An expectorant causes your cough to be more productive. What does this mean exactly? At the risk of sounding crude, an expectoran causes you to cough up phlegm. Why in the world would anyone want to do that?
Well, for one expectorants help loosen chest and lung congestion. It helps people clear mucus more quickly than they otherwise would be able to, potentially reducing the length of their cough and alleviating discomfort by clearing away the mucus.
Many cold medications have both a decongestant and an expectorant, and basically, the expectorant is cleaning up the decongestant's dirty work. This is because decongestants reduce swelling in the nose – aside from relieving someone of a sinus headache, it also relieves a stuffy nose and improves hearing caused by excess phlegm in the sinus cavities. In turn, decongestants cause the mucus in the throat and nose to become runnier.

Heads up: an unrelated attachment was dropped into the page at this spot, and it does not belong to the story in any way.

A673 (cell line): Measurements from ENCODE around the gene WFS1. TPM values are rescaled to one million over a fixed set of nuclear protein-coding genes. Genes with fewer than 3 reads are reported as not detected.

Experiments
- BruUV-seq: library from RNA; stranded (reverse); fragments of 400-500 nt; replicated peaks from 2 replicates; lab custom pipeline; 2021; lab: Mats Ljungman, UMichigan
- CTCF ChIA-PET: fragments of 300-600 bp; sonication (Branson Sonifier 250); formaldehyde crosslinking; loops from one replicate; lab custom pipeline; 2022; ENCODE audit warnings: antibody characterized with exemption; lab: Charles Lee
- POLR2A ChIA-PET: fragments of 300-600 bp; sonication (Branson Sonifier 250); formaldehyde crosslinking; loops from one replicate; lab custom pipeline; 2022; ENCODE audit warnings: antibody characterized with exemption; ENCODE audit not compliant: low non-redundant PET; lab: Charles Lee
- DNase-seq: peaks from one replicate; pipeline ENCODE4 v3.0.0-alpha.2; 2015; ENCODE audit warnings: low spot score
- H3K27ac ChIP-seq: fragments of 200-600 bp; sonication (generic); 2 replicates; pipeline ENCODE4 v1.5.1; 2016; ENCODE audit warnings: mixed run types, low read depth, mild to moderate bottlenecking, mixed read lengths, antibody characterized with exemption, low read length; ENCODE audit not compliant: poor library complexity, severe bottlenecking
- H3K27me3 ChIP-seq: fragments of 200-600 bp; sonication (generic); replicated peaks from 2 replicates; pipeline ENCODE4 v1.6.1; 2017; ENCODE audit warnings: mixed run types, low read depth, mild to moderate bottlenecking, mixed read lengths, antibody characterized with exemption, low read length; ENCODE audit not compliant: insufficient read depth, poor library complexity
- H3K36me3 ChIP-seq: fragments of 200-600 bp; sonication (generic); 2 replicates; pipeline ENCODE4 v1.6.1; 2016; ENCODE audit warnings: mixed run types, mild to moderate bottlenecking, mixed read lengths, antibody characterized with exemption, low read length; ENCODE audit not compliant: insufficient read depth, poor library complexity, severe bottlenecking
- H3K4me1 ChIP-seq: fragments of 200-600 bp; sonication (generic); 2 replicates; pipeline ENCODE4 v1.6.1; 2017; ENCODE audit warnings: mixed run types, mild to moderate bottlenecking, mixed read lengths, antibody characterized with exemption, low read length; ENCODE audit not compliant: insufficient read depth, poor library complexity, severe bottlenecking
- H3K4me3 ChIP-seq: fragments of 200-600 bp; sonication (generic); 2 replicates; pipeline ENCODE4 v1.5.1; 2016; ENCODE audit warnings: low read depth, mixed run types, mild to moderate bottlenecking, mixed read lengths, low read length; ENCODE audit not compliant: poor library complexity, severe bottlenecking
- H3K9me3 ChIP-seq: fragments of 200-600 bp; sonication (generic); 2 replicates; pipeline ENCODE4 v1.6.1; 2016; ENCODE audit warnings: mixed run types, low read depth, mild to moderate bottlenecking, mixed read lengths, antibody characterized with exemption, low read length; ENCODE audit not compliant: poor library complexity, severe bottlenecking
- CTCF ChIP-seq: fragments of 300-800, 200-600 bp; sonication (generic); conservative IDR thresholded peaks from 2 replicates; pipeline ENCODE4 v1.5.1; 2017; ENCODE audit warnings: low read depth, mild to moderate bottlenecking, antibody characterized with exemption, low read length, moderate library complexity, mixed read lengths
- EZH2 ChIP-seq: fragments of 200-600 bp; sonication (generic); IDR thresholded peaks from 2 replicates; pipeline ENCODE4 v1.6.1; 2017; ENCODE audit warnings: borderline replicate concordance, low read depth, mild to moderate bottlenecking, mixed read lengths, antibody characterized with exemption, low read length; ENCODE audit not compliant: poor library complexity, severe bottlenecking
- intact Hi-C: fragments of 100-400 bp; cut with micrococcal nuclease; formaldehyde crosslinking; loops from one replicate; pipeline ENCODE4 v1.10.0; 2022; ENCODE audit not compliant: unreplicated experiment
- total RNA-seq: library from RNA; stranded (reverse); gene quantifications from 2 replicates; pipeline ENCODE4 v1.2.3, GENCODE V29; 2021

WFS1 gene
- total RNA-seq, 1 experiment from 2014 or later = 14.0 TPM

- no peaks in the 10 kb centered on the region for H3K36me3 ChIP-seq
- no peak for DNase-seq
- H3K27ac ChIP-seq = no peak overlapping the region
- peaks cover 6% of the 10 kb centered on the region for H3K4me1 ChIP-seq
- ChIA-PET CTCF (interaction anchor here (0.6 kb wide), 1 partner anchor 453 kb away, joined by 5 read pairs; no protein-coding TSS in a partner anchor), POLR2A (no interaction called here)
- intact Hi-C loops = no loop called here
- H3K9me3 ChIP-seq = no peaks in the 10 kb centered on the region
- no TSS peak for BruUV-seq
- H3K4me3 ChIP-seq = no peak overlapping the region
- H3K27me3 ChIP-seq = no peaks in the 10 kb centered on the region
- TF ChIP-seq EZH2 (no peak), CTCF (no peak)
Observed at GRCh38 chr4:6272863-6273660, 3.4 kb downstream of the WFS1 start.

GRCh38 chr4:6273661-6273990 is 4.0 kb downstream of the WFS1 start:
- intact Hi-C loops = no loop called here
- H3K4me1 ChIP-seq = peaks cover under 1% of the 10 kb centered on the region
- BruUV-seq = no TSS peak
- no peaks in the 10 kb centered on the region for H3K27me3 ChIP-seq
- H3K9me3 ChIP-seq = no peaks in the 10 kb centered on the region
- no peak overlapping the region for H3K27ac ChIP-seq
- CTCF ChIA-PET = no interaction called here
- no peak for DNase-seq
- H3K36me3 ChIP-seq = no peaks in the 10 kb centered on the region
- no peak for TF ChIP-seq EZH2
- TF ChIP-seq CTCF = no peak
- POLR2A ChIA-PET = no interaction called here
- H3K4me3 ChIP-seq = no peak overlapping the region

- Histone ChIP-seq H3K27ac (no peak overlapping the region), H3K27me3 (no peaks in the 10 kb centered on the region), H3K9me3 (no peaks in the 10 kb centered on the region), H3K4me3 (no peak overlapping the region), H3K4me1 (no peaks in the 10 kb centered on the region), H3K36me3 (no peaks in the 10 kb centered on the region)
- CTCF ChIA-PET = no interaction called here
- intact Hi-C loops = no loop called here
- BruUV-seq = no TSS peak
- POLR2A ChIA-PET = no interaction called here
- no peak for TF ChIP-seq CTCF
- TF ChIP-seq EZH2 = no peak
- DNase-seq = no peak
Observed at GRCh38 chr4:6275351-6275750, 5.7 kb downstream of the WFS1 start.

Expectorants can ease the symptoms of upper-respiratory issues by loosening phlegm further down in the lungs. Interestingly, an expectorant can also be used in combination with a cough suppressant. While a suppressant stops those annoying little coughs in the back of the throat, expectorants allow you to still cough productively.
It's important to know that though an expectorant can relieve some symptoms, it's not a treatment for an underlying illness.
One all-natural expectorant on the market to consider is Naturade Herbal Expectorant with Guafenesin. It includes naturally soothing herbs like red clover, rose hips and cocillana bark to calm the throat. It contains guaifenesin – a compound derived from the guaiac tree that is used in all expectorants sold over the counter. However, Naturade's product is made with all-natural ingredients, including honey and black cherry syrup for flavor.